Dead Chicken - "Healthy" yesterday - Green turds?

Discussion in 'Emergencies / Diseases / Injuries and Cures' started by Junkmanme, Jan 24, 2009.

  1. Junkmanme

    Junkmanme Songster

    Obviously, I'm a NOVICE at this "chicken-keepin".

    I have (had) 4 VERY healthy (apparently) Buff Orpington hens yesterday. Also have a FINE, mild, considerate, protective Leghorn rooster.

    Then hens have been laying consistently LARGE eggs (at least 1 per day and sometimes 3 or 4), despite COLD, WET, weather.

    I found one dead in the coop this morning........?

    I noticed "green-colored" dropping in the coop. Is this an indication of some disease?

    I'd not like to loose the other hens. They are GREAT LAYERS and I was hoping to let a "broody" raise some chicks when the weather improves this Spring.

    ANY SUGGESTIONS ? or Guesses as to what killed my hen?

    Thanks for ANY input to this NOVICE,

  2. Laskaland

    Laskaland ThE gRoOvY cHiCkEn

    Aug 2, 2008
    Could she have eaten something poisonous? Any other symptoms? How were the eyes, smell?
  3. Junkmanme

    Junkmanme Songster

    Possibly ate something bad..........but no bad smell, etc. She was still a little bit warm when I found her dead.
  4. jforsness

    jforsness Songster

    Dec 28, 2008
    Seattle, WA
    I'm sorry to hear about this [​IMG]
  5. hinkjc

    hinkjc Crowing Premium Member

    Jan 11, 2007
    I'm pretty sure green is a sign of bile, meaning they haven't been eating enough/processing food. Could be due to illness, pain, etc. I'd say there's an underlying cause, however the only way to know for sure is to get a necropsy.

  6. Sorry for your loss. Unfortunately the chicken world is a cruel and unpredictable environment. We are constantly warned not to make our chickens pets unless we are willing to have emotional stress from the death of a friend. Personally I have only made one friend in the chicken world.

    I have had MANY birds just up and die, no symptoms, no injuries and the rest of the flock is doing great. You hen could be older are a bad heart or anything. Chickens are pretty frail animals and they do have to live in a relatively harsh environment.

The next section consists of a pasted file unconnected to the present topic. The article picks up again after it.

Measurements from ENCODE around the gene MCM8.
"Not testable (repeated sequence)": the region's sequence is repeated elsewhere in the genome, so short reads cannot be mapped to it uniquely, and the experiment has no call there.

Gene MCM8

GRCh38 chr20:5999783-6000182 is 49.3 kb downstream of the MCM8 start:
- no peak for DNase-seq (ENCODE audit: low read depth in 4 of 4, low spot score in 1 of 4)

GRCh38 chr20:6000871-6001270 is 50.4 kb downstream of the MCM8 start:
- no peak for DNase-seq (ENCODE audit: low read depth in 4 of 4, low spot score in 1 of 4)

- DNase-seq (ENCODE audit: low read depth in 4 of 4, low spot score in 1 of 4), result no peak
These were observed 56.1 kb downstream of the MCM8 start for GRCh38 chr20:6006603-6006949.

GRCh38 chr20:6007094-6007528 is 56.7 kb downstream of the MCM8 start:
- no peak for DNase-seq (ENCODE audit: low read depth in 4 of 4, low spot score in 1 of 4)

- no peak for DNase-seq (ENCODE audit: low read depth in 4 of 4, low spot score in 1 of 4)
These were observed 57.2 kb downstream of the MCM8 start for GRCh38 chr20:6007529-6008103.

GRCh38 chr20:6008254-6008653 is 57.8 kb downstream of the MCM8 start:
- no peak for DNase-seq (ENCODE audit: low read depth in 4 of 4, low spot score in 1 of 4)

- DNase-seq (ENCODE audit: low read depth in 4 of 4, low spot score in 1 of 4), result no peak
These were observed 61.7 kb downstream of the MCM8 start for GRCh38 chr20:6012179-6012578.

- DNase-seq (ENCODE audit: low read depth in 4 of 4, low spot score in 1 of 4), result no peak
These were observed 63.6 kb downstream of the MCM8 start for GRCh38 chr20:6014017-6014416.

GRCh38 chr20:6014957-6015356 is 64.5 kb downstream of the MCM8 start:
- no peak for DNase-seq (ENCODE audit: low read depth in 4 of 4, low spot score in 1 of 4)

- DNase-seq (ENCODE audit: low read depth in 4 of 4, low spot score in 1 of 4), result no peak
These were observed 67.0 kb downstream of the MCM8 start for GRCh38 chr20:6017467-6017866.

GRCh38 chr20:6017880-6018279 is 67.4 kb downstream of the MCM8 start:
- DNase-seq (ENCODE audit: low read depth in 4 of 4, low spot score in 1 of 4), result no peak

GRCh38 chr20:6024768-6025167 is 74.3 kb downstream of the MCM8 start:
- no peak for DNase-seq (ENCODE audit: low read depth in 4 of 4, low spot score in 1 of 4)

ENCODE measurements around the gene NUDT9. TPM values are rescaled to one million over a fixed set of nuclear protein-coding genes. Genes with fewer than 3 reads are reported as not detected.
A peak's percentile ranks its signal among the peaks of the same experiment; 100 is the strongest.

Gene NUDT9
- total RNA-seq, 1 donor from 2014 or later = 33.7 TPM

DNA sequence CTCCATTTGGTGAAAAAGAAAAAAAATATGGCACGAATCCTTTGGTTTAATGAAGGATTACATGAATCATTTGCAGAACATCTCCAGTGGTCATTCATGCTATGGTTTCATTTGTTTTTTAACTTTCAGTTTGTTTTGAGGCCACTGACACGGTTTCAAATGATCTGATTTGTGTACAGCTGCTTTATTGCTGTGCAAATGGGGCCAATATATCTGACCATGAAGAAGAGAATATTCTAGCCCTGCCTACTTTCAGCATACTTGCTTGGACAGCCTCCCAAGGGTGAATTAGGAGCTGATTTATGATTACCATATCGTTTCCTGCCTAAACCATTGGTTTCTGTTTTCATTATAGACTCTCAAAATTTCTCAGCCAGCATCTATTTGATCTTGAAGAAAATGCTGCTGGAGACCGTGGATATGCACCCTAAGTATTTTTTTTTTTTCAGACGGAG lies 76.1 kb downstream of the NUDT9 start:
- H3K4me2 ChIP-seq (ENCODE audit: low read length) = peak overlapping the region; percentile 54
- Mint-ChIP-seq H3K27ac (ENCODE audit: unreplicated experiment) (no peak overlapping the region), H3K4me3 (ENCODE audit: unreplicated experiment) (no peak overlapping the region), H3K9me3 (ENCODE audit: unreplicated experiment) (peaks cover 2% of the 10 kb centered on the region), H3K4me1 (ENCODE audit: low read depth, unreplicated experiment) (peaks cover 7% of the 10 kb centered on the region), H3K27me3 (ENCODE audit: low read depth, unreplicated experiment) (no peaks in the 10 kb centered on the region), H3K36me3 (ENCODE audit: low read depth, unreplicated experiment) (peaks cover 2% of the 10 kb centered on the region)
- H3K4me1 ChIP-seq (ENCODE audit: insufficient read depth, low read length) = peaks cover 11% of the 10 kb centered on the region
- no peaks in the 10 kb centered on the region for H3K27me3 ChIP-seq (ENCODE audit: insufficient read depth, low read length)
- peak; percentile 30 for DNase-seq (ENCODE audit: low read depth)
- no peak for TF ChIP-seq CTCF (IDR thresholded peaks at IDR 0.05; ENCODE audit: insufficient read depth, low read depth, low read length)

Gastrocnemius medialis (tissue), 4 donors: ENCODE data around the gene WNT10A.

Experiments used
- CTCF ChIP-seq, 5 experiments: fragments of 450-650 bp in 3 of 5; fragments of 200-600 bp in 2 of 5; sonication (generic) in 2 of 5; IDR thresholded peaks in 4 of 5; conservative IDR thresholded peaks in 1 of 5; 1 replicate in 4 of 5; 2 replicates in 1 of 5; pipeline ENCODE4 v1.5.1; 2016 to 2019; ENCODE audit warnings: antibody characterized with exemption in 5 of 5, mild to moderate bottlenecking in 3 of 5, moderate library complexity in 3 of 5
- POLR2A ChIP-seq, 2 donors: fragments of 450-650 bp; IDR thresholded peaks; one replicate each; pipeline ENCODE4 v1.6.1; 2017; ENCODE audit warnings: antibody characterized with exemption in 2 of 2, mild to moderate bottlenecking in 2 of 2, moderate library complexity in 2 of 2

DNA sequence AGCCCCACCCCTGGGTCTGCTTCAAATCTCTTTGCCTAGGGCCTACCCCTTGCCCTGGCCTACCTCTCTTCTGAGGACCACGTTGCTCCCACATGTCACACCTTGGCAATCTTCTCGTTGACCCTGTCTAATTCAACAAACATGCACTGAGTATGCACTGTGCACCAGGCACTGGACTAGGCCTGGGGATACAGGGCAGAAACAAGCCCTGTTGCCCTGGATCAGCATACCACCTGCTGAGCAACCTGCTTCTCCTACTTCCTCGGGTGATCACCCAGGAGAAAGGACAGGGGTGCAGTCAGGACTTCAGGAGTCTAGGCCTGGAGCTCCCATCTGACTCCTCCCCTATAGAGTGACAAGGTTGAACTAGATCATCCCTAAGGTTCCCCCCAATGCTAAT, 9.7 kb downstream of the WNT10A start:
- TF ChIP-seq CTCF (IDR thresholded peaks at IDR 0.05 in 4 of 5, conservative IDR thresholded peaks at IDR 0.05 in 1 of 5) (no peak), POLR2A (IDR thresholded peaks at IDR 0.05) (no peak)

I have a red jungle fowl rooster that I raised from an egg. He free ranges on the property and he is the ONLY roo that will call the hens in at night. He circles all the buildings and makes sure that everyone is in the barn WHEN he thinks it is time to come in.

    This afternoon I caught him on the rail of the back porch waiting for me to come home. I opened the door and fed him, from my hand, bread until he was full.

    He really is something else, I just Love the little turd.

    If something would happen to him I would be very sad, but I know eventually he will pass.

    BTW, after I feed him I picked him up for a looksie to see how he was doing. i do not get a chance to do this in the morning because he is off flying over my head when i open the barn door. He looked good.
  7. Junkmanme

    Junkmanme Songster

    THANKS for the replies!!!

    These hens are approx. 8-9 months should be in Prime of Health........

    There are a lot of rotted leaves/grass cuttings, etc. in the area that they play in daily. AND there may have been some unknown small piece of "junk" available for eating in that area.

    They have been eating well with 22% layer feed conbined with whole milo. They scratch in the old leaves(decaying) quite a lot. I suppose they are looking for worms. (I'm sure all the earthworms are 6 or 8 feet underground this time of year!)

    Perhaps one of the other hens or the rooster pecked her in the head.....but I didn't see any indication of this sort of thing and they have been quite peaceful with each other.

    Again, THANKS !!! for ANY and ALL input.
  8. ivan3

    ivan3 spurredon Premium Member

    Jan 27, 2007
    Sorry to hear this. It is sometimes possible to determine what the causitive agent/source was by performing a `gross' necroscopy. Below is a link to a video of how to perform a necroscopy from a doc over at the Animal Sciences School at MU. The focus is on the reproductive tract (a likely suspect in the sudden death of otherwise healthy pullets/hens).

    It isn't for the squeamish:
  9. greenfamilyfarms

    greenfamilyfarms Big Pippin'

    Feb 27, 2008
    Elizabethtown, NC
    Is there any possibility that she could have gotten into some mouse/rat poison? Most of it is green and could have passed in the green feces.

  10. Junkmanme

    Junkmanme Songster

    Thank you, Ivan 3, for the link to the video. It is very interesting.

    Although I am no surgeon, I have "dressed out" many wild game in my youth, so I'm not very "squeamish".

    I have "frozen" the hen in a plastic trash bag, so I may decide to look into this a bit deeper in the next few days when I have time (that I don't prefer to use otherwise). I'll think about this.

    It is good to have this kind of information available. THANK YOU!

    Appreciate your help!

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